Nearly 50 years ago little children were preparing for Sunday school Class when tragedy struck a blow to the very core of God fearing people. The bombing of a church in Birmingham, Alabama rocked the consciousness of our entire nation, established a new low in cowardness, and took the lives of four little girls in church to hear a sermon entitled, “The love that forgives”. Though the bible teaches forgiveness, we must never forget the heinous acts committed by racist white men of the Klans of America whose heartless deeds preyed upon black children with hatred and evilness during the height of the Civil Rights Movement. It’s important to remember during this Black History Month the countless souls that perished in the quest for equality and to never forget the senseless killing of these four innocent and martyred little girls. The 16th Street Baptist Church in Birmingham, Alabama was bombed on Sunday, September 15, 1963. The explosion at the African-American church, which killed four girls, marked a turning point in the U.S. 1960s Civil Rights Movement and contributed to support for passage of the Civil Rights Act of 1964. Although city leaders had reached a settlement in May with demonstrators and started to integrate public places, not everyone agreed with ending segregation. Bombings and other acts of violence followed the settlement, and the church had become an inviting target. The three-story 16th Street Baptist Church in Birmingham, Alabama had been a rallying point for civil rights activities through the spring of 1963, and was where the students who were arrested during the 1963 Birmingham campaign’s Children’s Crusade were trained. The church was used as a meeting-place for civil rights leaders such as Martin Luther King, Jr., Ralph David Abernathy and Fred Shuttlesworth. Tensions were escalated when the Southern Christian Leadership Conference (SCLC) and the Congress on Racial Equality (CORE) became involved in a campaign to register African Americans to vote in Birmingham. Still, the campaign was successful. The demonstrations led to an agreement in May between the city’s African-American leaders and the Southern Christian Leadership Conference (SCLC) to integrate public facilities in the country. In the early morning of Sunday, September 15, 1963, Bobby Frank Cherry, Thomas Blanton, Herman Frank Cash, and Robert Chambliss, members of United Klans of America, a Ku Klux Klan group, planted a box of dynamite with a time delay under the steps of the church, near the basement. At about 10:22 a.m., twenty-six children were walking into the basement assembly room to prepare for the sermon entitled “The Love That Forgives,” when the bomb exploded. Four girls, Addie Mae Collins (aged 14), Denise McNair (aged 11), Carole Robertson (aged 14), and Cynthia Wesley (aged 14), were killed in the attack, and 22 additional people were injured, one of whom was Addie Mae Collins’ younger sister, Sarah.[11] The explosion blew a hole in the church’s rear wall, destroyed the back steps and all but one stained-glass window, which showed Christ leading a group of little children. On the morning of the bombing, a white man was seen getting out of a white and turquoise Chevrolet car and placing a box under the steps of the Sixteenth Street Baptist Church. Soon afterwards, at 10:22 a.m., the bomb exploded killing four children. The four girls had been attending Sunday school classes at the church. Twenty-two other people were also hurt by the blast. Civil rights activists blamed George Wallace, the Governor of Alabama, for the killings. Nicknamed “Bombingham,” the city has had more than 40 bombings since World War I Only a week before the bombing he had told The New York Times that to stop integration Alabama needed a “few first-class funerals.” A witness identified Robert Chambliss, a member of the Ku Klux Klan, as the man who placed the bomb under the steps of the Sixteenth Street Baptist Church. He was arrested and charged with murder and possessing a box of 122 sticks of dynamite without a permit. On October 8, 1963, Chambliss was found not guilty of murder and received a hundred-dollar fine and a six-month jail sentence for having the dynamite. The case was unsolved until Bill Baxley was elected attorney general of Alabama. He requested the original Federal Bureau of Investigation files on the case and discovered that the organization had accumulated a great deal of evidence against Chambliss that had not been used in the original trial. In November 1977 Chambliss was tried once again for the Sixteenth Street Baptist Church bombing. Now aged 73, Chambliss was found guilty and sentenced to life imprisonment. Chambliss died in an Alabama prison on 29 October 1985. On 18 May 2000, the FBI announced that the Sixteenth Street Baptist Church bombing had been carried out by the Ku Klux Klan splinter group, the Cahaba Boys. It was claimed that four men, Robert Chambliss, Herman Cash, Thomas Blanton and Bobby Cherry had been responsible for the crime. Cash was dead but Blanton and Cherry were arrested and Blanton has since been tried and convicted. The explosions increased anger and tension, which was already high in Birmingham. Birmingham’s Mayor Albert Boutwell wept and said, “It is just sickening that a few individuals could commit such a horrible atrocity.” Two more people died in the hours following the Sunday morning bombing, including a 16-year-old African-American boy shot by police after he was caught throwing rocks at cars and refused to stop for police officers. In spite of everything, the newly-integrated schools continued to meet. School had been integrated the previous Tuesday with black and white children in the same classrooms for the first time in that city. As the news story about the four girls reached the national and international press, many felt that they had not taken the Civil Rights struggle seriously enough. Milwaukee Sentinel editorial opined, “For the rest of the nation, the Birmingham church bombing should serve to goad the conscience. The deaths…in a sense are on the hands of each of us.” The city of Birmingham initially offered a $52,000 reward for the arrest of the bombers. Governor George Wallace, an outspoken segregationalist, offered an additional $5,000. However, civil rights activist Dr. Martin Luther King, Jr. wired Wallace that “the blood of four little children … is on your hands. Your irresponsible and misguided actions have created in Birmingham and Alabama the atmosphere that has induced continued violence and now murder.” Following the tragic event, white strangers visited the grieving families to express their sorrow. At the funeral for three of the girls (one family preferred a separate, private funeral), Martin Luther King, Jr., spoke about life being “as hard as crucible steel.” More than 8,000 mourners, including 800 clergymen of all races, attended the service. No city officials attended. The bombing continued to increase worldwide sympathy for the civil rights cause. On July 2, 1964, President Lyndon Johnson signed the Civil Rights Act of 1964, ensuring equal rights of African Americans before the law. FBI investigations gathered evidence pointing to four suspects: Robert Chambliss, Thomas E. Blanton Jr, Herman Cash, and Bobby Frank Cherry. According to a later report from the Bureau, “By 1965, we had serious suspects—namely, Robert E. Chambliss, Bobby Frank Cherry, Herman Frank Cash, and Thomas E. Blanton, Jr., all KKK members—but witnesses were reluctant to talk and physical evidence was lacking. Also, at that time, information from our surveillances was not admissible in court. As a result, no federal charges were filed in the ’60s.” Although Chambliss was convicted on an explosives charge, no convictions were obtained in the 1960s for the killings. Alabama Attorney General William Baxley reopened the investigation after he took office in 1971, requesting evidence from the FBI and building trust with key witnesses who had been reluctant to testify in the first trial. The prosecutor had been a student at the University of Alabama when he heard about the bombing in 1963. “I wanted to do something, but I didn’t know what.” In 1977 former Ku Klux Klansman Robert “Dynamite Bob” Chambliss was indicted in the murder of all four girls, tried and convicted of the first-degree murder of Denise McNair, and sentenced to life in prison. He died eight years later in prison. Thomas E. Blanton, Jr. was tried in 2001 and found guilty at age 62 of four counts of murder and sentenced to life in prison. Herman Cash died in 1994 without having been charged. Bobby Frank Cherry, also a former Klansman, was indicted [in 2001] along with Blanton. Judge James Garrett of Jefferson County Circuit Court ruled “that Mr. Cherry’s trial would be delayed indefinitely because a court-ordered psychiatric evaluation concluded that he was mentally incompetent.” He was later convicted in 2002, sentenced to life in prison, and died in 2004. Though this crime arrived at eventual justice for these murdered children, it came many years later after the killers had lived long into their senior years. We must never forget these little girls who knew and loved God to the very end.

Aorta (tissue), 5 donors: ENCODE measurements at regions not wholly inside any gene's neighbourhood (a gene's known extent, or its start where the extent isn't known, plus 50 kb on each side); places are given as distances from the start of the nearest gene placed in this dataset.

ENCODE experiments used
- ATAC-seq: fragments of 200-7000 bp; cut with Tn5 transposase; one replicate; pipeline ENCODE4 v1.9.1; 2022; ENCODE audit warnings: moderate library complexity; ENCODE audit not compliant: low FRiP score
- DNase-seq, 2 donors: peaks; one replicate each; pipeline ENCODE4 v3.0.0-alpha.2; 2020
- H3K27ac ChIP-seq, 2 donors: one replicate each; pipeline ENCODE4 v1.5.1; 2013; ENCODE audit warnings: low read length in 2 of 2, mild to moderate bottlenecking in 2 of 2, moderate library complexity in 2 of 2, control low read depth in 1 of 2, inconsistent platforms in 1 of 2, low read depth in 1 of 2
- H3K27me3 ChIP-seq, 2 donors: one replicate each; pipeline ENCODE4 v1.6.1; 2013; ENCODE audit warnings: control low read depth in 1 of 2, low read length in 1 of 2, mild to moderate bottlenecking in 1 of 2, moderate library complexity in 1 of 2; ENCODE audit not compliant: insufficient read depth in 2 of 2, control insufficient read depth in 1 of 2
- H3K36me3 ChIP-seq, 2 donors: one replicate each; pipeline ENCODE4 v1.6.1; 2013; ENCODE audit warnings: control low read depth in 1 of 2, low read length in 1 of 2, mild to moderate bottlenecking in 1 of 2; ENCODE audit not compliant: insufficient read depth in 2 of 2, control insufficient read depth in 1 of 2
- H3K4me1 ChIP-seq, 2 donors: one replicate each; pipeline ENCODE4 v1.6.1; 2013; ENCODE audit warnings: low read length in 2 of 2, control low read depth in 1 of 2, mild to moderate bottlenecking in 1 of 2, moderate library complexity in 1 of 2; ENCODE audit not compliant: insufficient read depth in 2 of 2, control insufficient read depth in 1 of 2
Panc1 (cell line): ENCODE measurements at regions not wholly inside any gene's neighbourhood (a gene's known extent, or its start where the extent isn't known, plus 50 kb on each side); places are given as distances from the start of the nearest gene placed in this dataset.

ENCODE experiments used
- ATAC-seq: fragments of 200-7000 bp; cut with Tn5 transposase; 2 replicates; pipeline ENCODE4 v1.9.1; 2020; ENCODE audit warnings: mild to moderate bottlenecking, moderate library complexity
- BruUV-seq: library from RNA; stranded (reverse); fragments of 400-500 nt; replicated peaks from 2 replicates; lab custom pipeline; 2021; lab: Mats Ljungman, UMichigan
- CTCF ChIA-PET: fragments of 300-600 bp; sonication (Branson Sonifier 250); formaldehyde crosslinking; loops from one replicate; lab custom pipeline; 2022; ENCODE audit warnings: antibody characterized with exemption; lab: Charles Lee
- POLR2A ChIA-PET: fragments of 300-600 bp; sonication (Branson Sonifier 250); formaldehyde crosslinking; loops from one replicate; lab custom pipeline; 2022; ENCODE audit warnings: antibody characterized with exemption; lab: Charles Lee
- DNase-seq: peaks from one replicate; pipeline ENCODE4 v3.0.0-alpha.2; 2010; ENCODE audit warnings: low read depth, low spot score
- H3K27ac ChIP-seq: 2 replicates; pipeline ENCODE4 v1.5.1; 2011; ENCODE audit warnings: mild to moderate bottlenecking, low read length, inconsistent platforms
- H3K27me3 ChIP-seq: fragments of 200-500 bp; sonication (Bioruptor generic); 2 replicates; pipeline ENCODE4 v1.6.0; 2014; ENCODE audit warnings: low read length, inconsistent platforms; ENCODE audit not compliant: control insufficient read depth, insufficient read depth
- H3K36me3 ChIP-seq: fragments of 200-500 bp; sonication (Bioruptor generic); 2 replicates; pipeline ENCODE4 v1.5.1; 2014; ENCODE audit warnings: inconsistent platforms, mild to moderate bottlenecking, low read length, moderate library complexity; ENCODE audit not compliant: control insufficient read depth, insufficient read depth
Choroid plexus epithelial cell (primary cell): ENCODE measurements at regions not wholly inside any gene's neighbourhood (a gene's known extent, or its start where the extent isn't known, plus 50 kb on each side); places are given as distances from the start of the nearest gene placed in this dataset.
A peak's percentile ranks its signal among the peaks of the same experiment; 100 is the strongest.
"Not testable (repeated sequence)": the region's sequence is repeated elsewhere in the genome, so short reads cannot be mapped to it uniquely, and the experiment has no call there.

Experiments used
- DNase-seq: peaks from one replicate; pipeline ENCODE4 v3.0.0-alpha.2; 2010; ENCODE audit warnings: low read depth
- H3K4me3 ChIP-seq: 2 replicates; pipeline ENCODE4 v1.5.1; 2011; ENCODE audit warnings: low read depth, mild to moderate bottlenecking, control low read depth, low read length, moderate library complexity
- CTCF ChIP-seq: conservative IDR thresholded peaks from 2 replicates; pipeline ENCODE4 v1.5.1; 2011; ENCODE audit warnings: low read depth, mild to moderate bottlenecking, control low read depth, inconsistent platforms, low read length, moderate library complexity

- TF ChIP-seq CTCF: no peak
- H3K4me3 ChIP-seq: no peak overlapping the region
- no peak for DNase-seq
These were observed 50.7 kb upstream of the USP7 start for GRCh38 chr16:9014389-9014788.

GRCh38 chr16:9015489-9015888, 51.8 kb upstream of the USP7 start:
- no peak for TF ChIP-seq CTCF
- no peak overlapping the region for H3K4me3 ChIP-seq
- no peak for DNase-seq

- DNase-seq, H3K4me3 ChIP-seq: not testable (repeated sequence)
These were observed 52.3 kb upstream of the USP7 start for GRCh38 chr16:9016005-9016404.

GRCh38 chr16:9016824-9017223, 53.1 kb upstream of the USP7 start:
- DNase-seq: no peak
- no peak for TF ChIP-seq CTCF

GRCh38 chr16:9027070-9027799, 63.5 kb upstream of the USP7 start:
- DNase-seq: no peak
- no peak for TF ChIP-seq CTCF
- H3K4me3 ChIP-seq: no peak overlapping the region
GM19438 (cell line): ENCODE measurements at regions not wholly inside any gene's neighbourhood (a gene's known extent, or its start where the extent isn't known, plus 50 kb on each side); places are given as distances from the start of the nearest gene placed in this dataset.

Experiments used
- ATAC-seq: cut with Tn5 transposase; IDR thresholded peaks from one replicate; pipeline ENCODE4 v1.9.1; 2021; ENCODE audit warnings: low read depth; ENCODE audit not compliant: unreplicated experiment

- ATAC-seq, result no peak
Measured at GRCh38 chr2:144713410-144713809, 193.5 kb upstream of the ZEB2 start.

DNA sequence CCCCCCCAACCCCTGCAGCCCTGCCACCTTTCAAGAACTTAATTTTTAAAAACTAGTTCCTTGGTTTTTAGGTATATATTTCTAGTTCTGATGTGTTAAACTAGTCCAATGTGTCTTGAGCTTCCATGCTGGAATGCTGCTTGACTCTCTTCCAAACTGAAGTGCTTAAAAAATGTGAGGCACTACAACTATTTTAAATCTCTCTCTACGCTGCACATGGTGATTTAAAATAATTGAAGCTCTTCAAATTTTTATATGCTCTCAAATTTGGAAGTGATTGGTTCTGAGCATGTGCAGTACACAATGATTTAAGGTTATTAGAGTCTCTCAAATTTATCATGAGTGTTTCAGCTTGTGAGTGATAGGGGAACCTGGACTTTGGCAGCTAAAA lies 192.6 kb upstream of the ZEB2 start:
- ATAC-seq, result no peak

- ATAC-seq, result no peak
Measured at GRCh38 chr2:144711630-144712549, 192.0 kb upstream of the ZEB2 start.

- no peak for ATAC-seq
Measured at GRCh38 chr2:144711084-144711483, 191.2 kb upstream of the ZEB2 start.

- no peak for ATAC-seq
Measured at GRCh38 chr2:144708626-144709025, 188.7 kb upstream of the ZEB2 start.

On Birmingham Sunday, a noise shook the ground
And people all over the earth turned around.
For no one recalled a more cowardly sound.
And the choirs kept singing of Freedom.

– Richard Farina

Image of Liberty Contracting Co. across the street from 16th Street Baptist Church in the aftermath of bomb that rocked the church and depicts the power of the blast.

 

 

Fireman stand inside the hole in the wall caused by the bomb at the 16th Street Baptist Church.

The side of the 16th Street Baptist Church after the explosion.

The People’s Champion

I’m David Adams

David Adams

Self proclaimed geek, Advocate for the homeless, Social Change, Crime Blogger, and mobile technology enthusiast. Recognized journalist and Human Interest Writer championing the plight of the masses whom are without a voice of their own.

More Posts - Website

Follow Me:
TwitterFacebookLinkedInGoogle Plus